Signs thanking health care workers are planted in front of Saint Francis Hospital in Hartford. Cloe Poisson /
St. Francis Hospital in Hartford is one the Connecticut hospitals that stopped reporting COVID-19 data to the CDC this week. Cloe Poisson /

Washington – Connecticut hospitals stopped reporting coronavirus cases to the Centers for Disease Control and Prevention Wednesday, part of a nationwide change the Trump administration says is needed to streamline the process but one critics say is an attempt to hide information and politicize the pandemic.

Now the nation’s hospitals, including more than 30 in Connecticut, are required to report COVID-19 cases and other information directly to the Department of Health and Human Services.

Before Wednesday, hospitals reported to the CDC’s National Healthcare Safety Network, which tracked how many beds and ventilators were available and how many COVID-19 patients were in the nation’s hospitals.

Paul Kidwell, spokesman for the Connecticut Hospital Association, said the change in policy was effective immediately Wednesday and has “created some work to make sure everything is reported to the right entity.” He also said Connecticut’s hospitals had been reporting some data to HHS, as well as the CDC, before the policy change took effect.

Rep. Rosa DeLauro, D-3rd District, is among the critics of the change. She said the order to “bypass CDC and send coronavirus patient information to a central database in Washington are in direct violation of the law.”

“HHS has been operating as a dangerous, political apparatus and cannot be trusted to share accurate hospital information with Congress and the American public,” DeLauro said. “More than 135,000 people in the United States have died due to the coronavirus. How many more people must suffer, and how many more families must lose loved ones before this administration stops playing political games?

DeLauro also said President Donald Trump “fumbled our coronavirus response.”

“He can try to intentionally hide the exploding number of cases, but the people will not be fooled,” she said.

A national Quinnipiac University poll released Wednesday showed  6 in 10 respondents said they trust information the CDC is providing about the coronavirus.

HHS has been operating as a dangerous, political apparatus and cannot be trusted to share accurate hospital information with Congress and the American public.”— U.S. Rep. Rosa DeLauro

The shift in Trump administration policy also comes as some in the administration and the president’s re-election effort have attacked the credibility of Dr. Anthony Fauci, the nation’s top epidemiologist and a key member of the President’s Coronavirus Task Force. A Quinnipiac poll showed that nearly two-thirds of respondents, 65–26 percent, said they trust the information Fauci is providing about the coronavirus.

However, HHS spokesman Michael Caputo said the changed hospital reporting policy is necessary to collect coronavirus data more quickly and completely. He said the CDC had a one-week lag in reporting hospital data.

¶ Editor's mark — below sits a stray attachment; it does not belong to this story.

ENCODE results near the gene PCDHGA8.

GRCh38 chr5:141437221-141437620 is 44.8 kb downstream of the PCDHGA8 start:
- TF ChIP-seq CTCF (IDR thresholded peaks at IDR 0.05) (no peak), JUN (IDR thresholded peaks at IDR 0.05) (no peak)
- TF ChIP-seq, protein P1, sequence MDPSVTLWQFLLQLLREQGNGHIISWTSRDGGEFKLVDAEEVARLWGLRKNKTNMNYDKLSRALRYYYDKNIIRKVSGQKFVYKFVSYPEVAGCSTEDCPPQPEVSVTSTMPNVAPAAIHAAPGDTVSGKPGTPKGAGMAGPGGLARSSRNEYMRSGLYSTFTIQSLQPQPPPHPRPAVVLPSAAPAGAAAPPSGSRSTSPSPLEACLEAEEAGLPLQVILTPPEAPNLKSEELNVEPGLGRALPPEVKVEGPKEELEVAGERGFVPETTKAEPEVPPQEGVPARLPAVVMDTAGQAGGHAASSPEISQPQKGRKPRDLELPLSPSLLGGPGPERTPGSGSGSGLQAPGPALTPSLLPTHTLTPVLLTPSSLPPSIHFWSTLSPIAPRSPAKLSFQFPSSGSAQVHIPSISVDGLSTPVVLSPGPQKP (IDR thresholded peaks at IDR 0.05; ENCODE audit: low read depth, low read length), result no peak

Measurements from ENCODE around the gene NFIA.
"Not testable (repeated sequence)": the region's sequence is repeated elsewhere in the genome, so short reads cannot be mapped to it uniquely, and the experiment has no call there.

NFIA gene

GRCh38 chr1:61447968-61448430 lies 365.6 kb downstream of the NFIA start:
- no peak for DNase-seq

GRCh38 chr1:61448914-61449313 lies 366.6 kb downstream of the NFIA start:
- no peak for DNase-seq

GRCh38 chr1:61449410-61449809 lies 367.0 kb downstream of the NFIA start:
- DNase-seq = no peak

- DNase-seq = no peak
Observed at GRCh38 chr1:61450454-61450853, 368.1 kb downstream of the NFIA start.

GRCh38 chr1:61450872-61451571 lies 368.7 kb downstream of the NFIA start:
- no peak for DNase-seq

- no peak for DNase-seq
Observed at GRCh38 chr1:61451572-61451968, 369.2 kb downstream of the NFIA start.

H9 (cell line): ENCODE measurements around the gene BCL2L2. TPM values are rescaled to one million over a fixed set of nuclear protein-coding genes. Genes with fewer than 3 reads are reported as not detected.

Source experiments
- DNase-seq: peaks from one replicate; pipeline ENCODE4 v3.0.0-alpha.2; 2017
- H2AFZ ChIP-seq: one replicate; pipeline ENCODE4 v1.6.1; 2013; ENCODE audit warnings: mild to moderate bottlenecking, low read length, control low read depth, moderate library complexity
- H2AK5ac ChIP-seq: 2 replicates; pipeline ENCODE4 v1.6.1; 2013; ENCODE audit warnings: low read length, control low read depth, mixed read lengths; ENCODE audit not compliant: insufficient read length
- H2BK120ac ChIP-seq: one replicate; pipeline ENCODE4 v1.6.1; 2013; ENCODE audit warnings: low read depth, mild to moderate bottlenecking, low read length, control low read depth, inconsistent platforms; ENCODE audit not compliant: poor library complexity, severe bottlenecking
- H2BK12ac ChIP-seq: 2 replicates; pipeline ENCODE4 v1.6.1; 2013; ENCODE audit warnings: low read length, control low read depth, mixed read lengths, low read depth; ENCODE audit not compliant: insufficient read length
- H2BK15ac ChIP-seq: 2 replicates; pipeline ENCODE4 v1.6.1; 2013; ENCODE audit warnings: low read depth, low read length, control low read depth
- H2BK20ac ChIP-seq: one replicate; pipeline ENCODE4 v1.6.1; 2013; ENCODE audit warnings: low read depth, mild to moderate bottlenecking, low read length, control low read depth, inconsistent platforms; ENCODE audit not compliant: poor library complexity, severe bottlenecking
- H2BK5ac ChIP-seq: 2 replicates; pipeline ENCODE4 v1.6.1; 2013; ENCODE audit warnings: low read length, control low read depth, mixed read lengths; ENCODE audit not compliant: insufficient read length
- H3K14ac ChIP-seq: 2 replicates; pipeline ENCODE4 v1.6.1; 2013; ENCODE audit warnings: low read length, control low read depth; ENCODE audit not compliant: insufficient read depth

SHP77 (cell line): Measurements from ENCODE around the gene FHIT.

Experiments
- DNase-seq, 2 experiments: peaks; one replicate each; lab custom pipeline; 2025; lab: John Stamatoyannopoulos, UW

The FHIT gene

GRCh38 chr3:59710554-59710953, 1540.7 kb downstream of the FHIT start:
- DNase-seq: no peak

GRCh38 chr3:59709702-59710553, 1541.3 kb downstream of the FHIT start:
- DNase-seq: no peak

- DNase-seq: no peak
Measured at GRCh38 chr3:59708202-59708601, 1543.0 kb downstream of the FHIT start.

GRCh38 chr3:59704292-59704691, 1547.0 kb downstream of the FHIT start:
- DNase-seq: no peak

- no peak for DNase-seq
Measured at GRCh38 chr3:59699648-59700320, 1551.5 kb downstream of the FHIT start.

“The President’s Coronavirus Task Force has urged improvements for months, but they cannot keep up with this pandemic,” Caputo said. “Today, the CDC still provides data from only 85 percent of hospitals — the president’s COVID response requires 100 percent to report.”

The Lamont administration also relies on information the hospitals report to the federal government to determine the number of COVID-19 hospitalizations in the state.

After the Connecticut Hospital Association collects data from its 27 member hospitals on how many COVID-19 cases each facility has and sends it to the federal government, the state has access to that information, said Av Harris, spokesman for the Connecticut Department of Public Health.

The CHA also provides the governor’s office and the Connecticut Department of Public Health with data on coronavirus infections and intensive care unit patients it submits daily to the federal government.

The state’s hospitals report the number of COVID-19 cases to CHA once a day, usually by email. Some cases may miss the daily reporting deadline and get logged the next day, Kidwell said.

“I can’t say there is no lag time,” he said.

On Wednesday, the Lamont administration reported there have been a total of  47,636 COVID-19 cases in the state, 106 of them since Tuesday, but only 67 hospitalizations. However, increases in hospitalizations usually occur a week or two after an increase in new infections are reported as  patients’ COVID-19 symptoms become more severe.

Ana has written about politics and policy in Washington, D.C.. for Gannett, Thompson Reuters and UPI. She was a special correspondent for the Miami Herald, and a regular contributor to The New York TImes, Advertising Age and several other publications. She has also worked in broadcast journalism, for CNN and several local NPR stations. She is a graduate of the University of Maryland School of Journalism.

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